Panlids: Resurrection

So last Saturday I was at Rezzed. Amongst playing games at the show and going to the pub, I spent an hour making a card game, then was abruptly yanked on stage to show it to hundreds of people. Which was a bit terrifying, it turns out.

So here how the game is played:

There are three types of cards : attack, defence and surprise cards. Each player is dealt 2 Attack cards, 2 Defence cards and 1 Surprise card. Each player also has 10 tokens.

The attack cards can be a machete or a shotgun. The defence cards can be a bulletproof vest (to ward off shotgun blasts) or a pan lid (to defend against machetes). The surprise cards can be either nothing, or a Resurrection card (of which there is only one).

The aim of the game is for all the players who don't have a resurrection card to kill the one player who does.

To attack, you place down an attack card, with a number of tokens on it, and attack someone. That player can either defend by placing the right defence card down with the same number of tokens on it, or counter attack by placing down an attack card and placing the same number of tokens plus some extra on it. If they do this, the original attack now has to defend against the extra tokens worth of attack (by defending or counter attacking yet more). The defender then picks the next player to go (including themselves).

If you can't defend or counter-attack, you die, and the attacker takes all your tokens. If you defend successfully (and just added this rule, it was not in place on stage) then you get all the attack tokens plus your defence tokens.

If you're dead, and you have the resurrection card, you can suddenly declare yourself alive again at any time. You get 10 more tokens, and you're back int he game.

The game ends when no-one can move, or all by one player is dead. If the player with the resurrection card is alive then, they win, if they're not, everyone else wins.

To be played by more than 3 players.

I'm not sure whether the game works -- I think the economy is pretty much fucked, and stalemates (running out of attack cards) are pretty common. But I still love the idea of winning by springing back to life with a hidden card after it seems like you're dead. I also like games where the turns are decided by players, and not in a fixed order -- it suddenly adds this element of capriciousness and unfairness and negotiation to the most basic question of "Who's next?" (this is inspired by So Long Sucker, which I've been thinking about remaking recently). The game never stirred up the Werewolf style questioning of player's attributes and motives it feels it needs -- there was never enough negotiation taking place. I'm not sure how to encourage that directly, except making the necessity for it more obvious. And maybe slowing the game down some.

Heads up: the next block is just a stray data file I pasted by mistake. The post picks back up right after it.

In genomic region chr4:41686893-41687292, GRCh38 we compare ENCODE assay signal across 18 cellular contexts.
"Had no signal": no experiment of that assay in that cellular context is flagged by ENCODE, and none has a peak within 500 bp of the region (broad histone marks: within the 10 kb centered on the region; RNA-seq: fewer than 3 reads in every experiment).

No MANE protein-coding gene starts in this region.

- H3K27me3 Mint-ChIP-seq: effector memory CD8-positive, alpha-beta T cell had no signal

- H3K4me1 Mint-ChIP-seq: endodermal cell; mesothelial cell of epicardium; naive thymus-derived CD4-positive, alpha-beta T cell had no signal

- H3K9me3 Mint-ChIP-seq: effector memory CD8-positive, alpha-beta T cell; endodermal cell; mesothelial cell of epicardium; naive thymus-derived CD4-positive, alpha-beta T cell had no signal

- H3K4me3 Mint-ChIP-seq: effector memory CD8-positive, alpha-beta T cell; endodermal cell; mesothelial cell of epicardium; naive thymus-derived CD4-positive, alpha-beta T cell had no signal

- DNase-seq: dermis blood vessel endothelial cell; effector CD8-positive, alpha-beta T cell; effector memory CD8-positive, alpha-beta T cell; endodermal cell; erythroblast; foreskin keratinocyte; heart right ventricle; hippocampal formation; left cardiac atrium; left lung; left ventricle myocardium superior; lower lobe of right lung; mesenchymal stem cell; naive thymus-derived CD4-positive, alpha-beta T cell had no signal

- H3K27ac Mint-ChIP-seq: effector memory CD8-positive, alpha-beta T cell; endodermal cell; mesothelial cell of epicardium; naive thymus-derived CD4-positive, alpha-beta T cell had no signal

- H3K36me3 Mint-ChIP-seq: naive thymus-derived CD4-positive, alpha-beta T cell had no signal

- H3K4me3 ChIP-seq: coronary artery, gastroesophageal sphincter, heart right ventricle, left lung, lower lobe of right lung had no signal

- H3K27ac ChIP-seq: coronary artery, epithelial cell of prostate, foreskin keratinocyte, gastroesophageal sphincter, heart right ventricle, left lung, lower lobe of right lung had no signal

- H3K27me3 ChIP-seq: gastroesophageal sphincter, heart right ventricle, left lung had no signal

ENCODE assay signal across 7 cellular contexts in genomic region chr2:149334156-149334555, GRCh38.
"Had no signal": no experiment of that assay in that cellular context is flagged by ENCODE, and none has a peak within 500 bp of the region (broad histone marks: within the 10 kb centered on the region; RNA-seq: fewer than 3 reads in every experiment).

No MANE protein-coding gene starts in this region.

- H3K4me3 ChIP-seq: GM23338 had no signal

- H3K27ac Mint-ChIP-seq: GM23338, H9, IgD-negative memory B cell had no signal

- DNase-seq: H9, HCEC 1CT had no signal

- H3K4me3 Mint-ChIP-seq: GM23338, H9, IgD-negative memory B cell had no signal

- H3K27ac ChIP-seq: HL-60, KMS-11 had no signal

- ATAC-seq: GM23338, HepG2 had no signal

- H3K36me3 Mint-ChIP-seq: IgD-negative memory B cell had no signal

One reason i chose to do a jam game that was made out of bits of paper was that I spend about 10/15 minutes at the start coming up with the ideas and starting making it. From then on, I was pretty much constantly in this immensely pleasurable playtest scenario. You play the game, and you propose rule changes, constantly. Anyone can suggest a fix, and trying each one out is usually instant, and at worst takes as long as it takes to write the new cards, or count out the counters.

The downside is there's nothing to download for people who come after, and it's a huge pain to demo on stage.

Anyway! If you play the game, don't take the rules as set! Try to fix them, and tell me how you did it. I'd love to play your version.

11 July 2012